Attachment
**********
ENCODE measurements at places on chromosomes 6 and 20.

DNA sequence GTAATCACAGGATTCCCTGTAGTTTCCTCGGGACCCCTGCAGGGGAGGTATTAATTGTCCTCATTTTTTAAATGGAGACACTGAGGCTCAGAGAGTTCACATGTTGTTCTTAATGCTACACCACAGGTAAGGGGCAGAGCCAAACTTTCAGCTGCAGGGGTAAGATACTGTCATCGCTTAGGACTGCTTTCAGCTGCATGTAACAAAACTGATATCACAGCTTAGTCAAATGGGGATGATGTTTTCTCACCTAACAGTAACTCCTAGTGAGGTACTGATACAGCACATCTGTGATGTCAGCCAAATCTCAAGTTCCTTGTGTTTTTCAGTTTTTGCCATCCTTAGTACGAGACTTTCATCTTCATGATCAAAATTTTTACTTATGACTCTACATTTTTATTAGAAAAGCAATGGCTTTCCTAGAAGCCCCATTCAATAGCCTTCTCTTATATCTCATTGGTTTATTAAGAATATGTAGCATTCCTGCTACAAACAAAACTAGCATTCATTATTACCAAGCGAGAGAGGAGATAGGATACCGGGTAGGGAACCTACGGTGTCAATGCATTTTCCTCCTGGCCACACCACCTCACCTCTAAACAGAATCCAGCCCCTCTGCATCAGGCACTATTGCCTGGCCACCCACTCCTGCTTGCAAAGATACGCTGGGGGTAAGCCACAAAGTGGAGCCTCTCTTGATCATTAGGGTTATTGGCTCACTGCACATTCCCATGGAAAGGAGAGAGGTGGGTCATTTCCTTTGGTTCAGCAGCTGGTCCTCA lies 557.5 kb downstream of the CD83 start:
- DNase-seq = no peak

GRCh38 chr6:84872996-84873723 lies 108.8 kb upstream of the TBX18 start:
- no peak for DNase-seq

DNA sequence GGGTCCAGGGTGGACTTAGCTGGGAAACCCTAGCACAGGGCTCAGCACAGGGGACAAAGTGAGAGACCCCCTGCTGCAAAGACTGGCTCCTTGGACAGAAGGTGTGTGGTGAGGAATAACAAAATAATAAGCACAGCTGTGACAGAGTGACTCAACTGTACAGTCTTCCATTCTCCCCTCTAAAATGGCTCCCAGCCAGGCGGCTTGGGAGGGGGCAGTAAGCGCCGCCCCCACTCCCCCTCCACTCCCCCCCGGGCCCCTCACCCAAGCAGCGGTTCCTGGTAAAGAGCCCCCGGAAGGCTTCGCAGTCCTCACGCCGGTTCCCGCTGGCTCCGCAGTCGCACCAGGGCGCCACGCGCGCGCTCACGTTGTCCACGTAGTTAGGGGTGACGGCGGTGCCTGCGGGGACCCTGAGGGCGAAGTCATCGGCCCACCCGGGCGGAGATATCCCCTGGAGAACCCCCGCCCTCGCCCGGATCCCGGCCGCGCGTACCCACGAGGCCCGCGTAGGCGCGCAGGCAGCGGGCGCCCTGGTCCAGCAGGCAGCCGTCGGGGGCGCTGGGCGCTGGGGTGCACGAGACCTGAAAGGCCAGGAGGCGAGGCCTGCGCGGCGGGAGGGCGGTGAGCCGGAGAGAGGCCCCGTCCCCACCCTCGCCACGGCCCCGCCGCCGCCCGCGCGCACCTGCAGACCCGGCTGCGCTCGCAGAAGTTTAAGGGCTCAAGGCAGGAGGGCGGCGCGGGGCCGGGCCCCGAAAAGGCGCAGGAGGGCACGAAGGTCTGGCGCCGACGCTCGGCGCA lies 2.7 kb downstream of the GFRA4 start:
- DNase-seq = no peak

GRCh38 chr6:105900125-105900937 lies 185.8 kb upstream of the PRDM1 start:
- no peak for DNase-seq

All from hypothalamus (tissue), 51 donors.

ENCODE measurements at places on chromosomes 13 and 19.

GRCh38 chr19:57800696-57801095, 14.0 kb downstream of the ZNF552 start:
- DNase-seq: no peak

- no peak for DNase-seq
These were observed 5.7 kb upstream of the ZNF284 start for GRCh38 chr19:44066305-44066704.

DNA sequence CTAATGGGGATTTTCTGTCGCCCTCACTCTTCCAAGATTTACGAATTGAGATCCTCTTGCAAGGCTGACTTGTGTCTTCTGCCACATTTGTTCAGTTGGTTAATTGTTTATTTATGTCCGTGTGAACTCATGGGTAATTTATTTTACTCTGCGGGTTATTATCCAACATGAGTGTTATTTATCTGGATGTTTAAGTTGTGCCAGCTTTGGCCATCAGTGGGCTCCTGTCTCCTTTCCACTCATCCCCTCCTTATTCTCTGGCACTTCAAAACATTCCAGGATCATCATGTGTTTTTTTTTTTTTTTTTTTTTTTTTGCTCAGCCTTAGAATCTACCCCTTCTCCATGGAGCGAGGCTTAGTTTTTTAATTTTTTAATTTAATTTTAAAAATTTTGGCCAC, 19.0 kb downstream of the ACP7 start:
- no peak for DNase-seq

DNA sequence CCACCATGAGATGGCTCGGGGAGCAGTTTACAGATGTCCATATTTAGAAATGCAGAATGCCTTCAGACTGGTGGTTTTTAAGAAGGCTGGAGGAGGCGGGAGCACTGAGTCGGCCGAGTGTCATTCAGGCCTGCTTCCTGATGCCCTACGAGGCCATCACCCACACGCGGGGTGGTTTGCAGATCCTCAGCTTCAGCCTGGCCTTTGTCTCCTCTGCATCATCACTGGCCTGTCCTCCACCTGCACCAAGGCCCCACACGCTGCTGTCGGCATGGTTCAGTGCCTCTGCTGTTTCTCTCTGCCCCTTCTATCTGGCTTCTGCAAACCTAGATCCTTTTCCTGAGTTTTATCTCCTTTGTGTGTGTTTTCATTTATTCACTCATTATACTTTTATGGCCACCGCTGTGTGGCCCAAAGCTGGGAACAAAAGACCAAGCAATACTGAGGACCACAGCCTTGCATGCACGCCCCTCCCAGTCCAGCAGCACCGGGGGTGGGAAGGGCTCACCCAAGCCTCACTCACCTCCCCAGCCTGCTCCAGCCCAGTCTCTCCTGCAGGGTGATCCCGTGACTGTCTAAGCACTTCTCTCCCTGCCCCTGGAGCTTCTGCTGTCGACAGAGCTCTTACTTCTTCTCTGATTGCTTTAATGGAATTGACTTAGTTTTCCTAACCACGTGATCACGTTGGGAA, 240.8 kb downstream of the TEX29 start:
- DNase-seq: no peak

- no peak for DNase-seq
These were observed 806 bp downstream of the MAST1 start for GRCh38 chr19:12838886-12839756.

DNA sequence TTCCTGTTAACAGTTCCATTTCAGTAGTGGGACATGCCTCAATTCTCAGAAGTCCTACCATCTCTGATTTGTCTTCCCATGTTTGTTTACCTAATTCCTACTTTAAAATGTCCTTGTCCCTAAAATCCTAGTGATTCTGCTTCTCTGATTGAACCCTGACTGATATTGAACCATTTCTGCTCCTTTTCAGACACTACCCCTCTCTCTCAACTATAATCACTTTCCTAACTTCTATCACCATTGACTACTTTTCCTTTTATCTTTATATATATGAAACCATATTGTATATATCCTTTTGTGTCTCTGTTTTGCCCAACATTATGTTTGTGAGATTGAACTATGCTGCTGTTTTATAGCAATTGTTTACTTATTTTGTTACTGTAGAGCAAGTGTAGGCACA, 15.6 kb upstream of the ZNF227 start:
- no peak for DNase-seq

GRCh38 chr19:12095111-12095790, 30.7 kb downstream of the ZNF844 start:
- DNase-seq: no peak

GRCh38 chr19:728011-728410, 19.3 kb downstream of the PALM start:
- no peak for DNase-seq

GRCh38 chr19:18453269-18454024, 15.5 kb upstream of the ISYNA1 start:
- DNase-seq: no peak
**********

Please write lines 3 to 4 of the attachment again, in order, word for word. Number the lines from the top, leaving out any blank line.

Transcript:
- DNase-seq = no peak

GRCh38 chr6:84872996-84873723 lies 108.8 kb upstream of the TBX18 start: